By Jeff Unger, Video Reviewer, PARENTING Magazine - February, 1999
Give 'em a niche, and they'll take a mile. This year's winners demonstrate the increasing range of children's videos, as more top producers and independent filmmakers acknowledge that kids' tastes are as diverse as adults' and target specific audiences with a wide range of offerings. To hail their accomplishments: Parenting's 1998 Video Magic Awards. What distinguishes our picks from the run of the mill is a stellar combination of substance and style - wonderful topics presented with clarity and energy, as well as exemplary music and graphics.
PARENTING picks the following for 1998:
Best Videos for the Extremely Young
Infants will ebb enthralled by a parade of colorful objects, and toddlers by their familiarity - the sorts of items parents (and children) can name aloud. What's more, the simple visuals are accompanied by the music of Mozart in arrangements and instrumentation designed to appeal to youthful ears. (NOT CURRENTLY CARRIED)
Baby's First Impressions: Volume 10 - Food Fun
Kids will get an eyeful of familiar fruits and vegetables, accompanied by zippy rock and roll in this attractive primer on food. Occasionally, the narrator even slips in helpful advice about nutrition and table manners.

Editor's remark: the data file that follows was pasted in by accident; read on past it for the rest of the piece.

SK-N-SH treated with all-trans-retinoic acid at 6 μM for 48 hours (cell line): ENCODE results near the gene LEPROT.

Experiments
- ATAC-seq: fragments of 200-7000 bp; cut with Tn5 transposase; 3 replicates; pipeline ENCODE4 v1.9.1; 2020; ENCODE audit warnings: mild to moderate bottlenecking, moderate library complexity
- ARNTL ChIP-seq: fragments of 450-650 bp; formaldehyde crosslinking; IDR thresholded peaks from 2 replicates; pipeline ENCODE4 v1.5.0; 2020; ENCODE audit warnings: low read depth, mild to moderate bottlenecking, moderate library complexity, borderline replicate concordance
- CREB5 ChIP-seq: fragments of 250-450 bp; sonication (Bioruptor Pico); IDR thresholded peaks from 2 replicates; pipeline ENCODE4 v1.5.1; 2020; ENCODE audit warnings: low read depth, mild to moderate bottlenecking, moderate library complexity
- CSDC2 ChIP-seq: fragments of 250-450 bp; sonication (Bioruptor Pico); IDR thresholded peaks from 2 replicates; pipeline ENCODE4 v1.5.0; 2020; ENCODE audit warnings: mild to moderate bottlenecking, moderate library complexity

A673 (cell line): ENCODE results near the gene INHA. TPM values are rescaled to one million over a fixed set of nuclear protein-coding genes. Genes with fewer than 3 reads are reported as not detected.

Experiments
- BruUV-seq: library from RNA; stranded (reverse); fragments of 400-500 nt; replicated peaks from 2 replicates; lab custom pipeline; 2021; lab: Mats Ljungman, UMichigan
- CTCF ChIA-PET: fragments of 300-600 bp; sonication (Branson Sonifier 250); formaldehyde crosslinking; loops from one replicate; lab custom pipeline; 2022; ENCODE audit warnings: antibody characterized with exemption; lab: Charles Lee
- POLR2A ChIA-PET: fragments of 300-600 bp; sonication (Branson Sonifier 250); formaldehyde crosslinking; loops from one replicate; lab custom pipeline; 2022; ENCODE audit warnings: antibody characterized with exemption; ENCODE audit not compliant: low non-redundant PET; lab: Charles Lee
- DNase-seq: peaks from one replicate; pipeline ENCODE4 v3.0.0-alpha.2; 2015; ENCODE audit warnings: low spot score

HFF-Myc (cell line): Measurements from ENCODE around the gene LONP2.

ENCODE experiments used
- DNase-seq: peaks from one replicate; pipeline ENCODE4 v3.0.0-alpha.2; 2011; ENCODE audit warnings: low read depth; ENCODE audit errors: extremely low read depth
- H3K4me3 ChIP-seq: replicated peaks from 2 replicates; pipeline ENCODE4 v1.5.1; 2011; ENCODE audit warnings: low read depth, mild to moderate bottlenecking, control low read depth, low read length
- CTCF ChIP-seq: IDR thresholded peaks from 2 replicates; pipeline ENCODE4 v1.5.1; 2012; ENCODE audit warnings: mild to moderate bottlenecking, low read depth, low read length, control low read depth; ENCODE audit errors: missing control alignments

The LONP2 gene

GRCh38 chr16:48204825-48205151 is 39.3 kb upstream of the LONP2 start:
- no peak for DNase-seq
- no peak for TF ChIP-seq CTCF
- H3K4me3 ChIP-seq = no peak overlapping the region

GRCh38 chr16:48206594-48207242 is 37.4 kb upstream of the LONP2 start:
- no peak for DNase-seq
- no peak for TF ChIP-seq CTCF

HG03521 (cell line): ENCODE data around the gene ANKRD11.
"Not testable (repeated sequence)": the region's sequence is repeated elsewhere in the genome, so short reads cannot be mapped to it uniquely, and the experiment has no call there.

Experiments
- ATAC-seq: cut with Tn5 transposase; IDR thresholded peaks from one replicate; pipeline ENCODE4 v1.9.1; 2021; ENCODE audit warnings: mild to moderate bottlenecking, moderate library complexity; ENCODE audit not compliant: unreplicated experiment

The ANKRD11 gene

Best Minor Motion Pictures
Barney's Great Adventure
In his first full-length movie, Barney and a gang of kids try to find out what has happened to a mysterious egg. The funny, ultimately uplifting story plays out among a group of accomplished young actors and against visually intriguing backdrops. Parents will be glad to hear several original musical numbers.
This spectacularly animated musical about the young Romanov princess who supposedly survived the murder of her family during the Russian Revolution is historical hogwash, but little ones won't care. In addition to the requisite romance and beautifully rendered panoramas of Saint Petersburg and Paris, there's surefire kid-riveting excitement and a gripping showdown between good and evil.
The Education of Little Tree
Children will empathize with Little Tree, a part-Cherokee 8-year-old orphan raised in the backcountry of the spectacularly photographed Great Smoky Mountains. Little Tree deals with the bigotry of neighbors and an awful experience at boarding school - situations sure to hold the interest of young viewers.
Fairytale: A True Story